Purple Nut Sedge is an Invasive Plant

Nut sedge WN 10-29-15

Rhizomes and bulb-like nutlets branchout in all directions from this sedge. They easily detach if the plant is pulled from the ground.

Les Harrison is the Wakulla County Extension Director

Autumn is the season to harvest nuts for both the human and wild residents of Wakulla County. Hickories and oaks are producing a bumper nut crop for the squirrels, deer and other wildlife which are dependent on the fat and nutrients to make it past the cold season.

Pecans and peanuts are both available fresh for the picking or purchasing, as are chestnuts for those who can handle the burrs containing the nuts. However, there is one exotic nut not on any list of popular fall delicacies.

Purple nut sedge, Cyperus rotundus, grows from every possible sunny location with soil. This non-native plant is a rapidly spreading perennial which will take every opportunity to colonize new locations.

The identifier purple is in its name because there is a purple-tinged section of this sedge where it emerges from the ground. The plant is sometimes referred to as purple nut grass because of its long narrow leaves and its erect growth pattern originating from a nutlike basal bulb.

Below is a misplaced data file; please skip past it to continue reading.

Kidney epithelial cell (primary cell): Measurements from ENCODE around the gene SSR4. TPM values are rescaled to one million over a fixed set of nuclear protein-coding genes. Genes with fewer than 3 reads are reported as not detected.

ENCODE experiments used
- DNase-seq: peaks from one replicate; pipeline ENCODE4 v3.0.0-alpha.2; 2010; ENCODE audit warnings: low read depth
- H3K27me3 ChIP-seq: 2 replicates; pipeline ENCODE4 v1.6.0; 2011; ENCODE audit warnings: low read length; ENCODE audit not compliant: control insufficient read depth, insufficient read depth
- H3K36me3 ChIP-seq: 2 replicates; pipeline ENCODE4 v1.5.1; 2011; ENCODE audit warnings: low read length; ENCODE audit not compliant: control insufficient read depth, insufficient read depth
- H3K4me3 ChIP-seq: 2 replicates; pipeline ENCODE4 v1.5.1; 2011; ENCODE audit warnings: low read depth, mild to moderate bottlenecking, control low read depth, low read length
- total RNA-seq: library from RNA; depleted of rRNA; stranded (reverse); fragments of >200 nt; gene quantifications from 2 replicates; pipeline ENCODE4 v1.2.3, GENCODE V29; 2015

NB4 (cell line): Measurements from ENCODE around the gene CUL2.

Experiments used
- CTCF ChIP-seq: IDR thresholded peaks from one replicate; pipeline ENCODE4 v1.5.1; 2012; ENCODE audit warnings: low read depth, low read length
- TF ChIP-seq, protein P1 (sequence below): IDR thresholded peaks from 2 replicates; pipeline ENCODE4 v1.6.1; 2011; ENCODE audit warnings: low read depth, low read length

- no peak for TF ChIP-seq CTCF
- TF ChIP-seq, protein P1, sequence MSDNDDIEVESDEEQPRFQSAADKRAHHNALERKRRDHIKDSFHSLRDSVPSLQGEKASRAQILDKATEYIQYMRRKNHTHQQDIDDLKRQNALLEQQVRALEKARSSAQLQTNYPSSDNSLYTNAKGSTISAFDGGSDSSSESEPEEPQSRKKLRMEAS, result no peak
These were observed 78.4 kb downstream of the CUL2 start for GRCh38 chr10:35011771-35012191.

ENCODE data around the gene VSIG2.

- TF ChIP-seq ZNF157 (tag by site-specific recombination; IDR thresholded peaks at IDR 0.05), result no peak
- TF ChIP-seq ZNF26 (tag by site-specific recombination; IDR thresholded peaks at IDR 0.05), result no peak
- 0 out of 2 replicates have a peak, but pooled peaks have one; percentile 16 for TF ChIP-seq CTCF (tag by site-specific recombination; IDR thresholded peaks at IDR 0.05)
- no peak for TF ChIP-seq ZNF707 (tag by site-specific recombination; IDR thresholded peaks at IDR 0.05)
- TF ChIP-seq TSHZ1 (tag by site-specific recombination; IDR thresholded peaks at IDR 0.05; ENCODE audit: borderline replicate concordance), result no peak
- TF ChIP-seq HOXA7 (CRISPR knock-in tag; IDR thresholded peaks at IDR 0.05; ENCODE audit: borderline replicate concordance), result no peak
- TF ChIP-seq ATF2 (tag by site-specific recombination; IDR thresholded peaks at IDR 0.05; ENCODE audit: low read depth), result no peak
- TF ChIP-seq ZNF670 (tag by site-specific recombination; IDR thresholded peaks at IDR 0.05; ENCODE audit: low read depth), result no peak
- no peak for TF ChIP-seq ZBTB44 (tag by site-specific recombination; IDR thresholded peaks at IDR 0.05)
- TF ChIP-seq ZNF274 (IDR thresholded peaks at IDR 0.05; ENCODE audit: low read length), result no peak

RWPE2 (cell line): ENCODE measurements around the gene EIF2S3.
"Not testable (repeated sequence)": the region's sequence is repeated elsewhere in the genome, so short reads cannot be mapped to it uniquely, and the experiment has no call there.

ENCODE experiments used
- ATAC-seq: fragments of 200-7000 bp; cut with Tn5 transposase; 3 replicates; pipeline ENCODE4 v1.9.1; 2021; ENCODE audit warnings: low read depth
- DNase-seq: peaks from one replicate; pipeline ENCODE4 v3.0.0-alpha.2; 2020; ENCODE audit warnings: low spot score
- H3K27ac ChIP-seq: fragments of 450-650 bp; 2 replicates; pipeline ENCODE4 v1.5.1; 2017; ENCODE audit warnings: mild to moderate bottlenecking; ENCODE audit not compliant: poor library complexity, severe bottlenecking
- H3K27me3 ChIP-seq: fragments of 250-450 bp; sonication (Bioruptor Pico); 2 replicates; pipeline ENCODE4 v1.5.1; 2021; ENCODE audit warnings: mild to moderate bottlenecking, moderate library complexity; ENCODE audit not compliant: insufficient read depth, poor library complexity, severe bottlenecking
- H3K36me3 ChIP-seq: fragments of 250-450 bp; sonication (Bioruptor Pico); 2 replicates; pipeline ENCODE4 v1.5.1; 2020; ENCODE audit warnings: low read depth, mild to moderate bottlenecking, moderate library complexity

There are other sedges in Wakulla County, but only yellow nut sedge is identified by a specific color. It is sometimes called chufa and is a popular feed for wild turkeys, and turkey hunters.

The dark green, smooth leaves blend in easily with many turf grasses during the spring and summer. Beneath the soil’s surface and out of sight, the root system grows in every direction.

Purple nut sedge’s roots are a series of spreading rhizomes and tubers or bulbs identified as nutlets.   Each nutlet sprouts a new bunch of grass-like leaves and continues growing the rhizomes.

The dense population of this sedge quickly crowds out most other plants, but especially turf and forage grasses. It can reach a height of 18 inches on its triangle shaped stem.

The root system’s design assures this plants continued success. If pulled, the rhizomes break off leaving a large number of nutlets to develop and emerge at a later date.

If plowed or tilled, the nutlets are detached and spread to new and inviting locations. Many times nutlets lodge in tillage equipment only to shake loose and deposited in un-colonized locations.

Most herbicides have little effect on this sedge’s hardy root system. Selected pre-emergent herbicides will prevent many of the nutlets from germinating in spring if properly applies.

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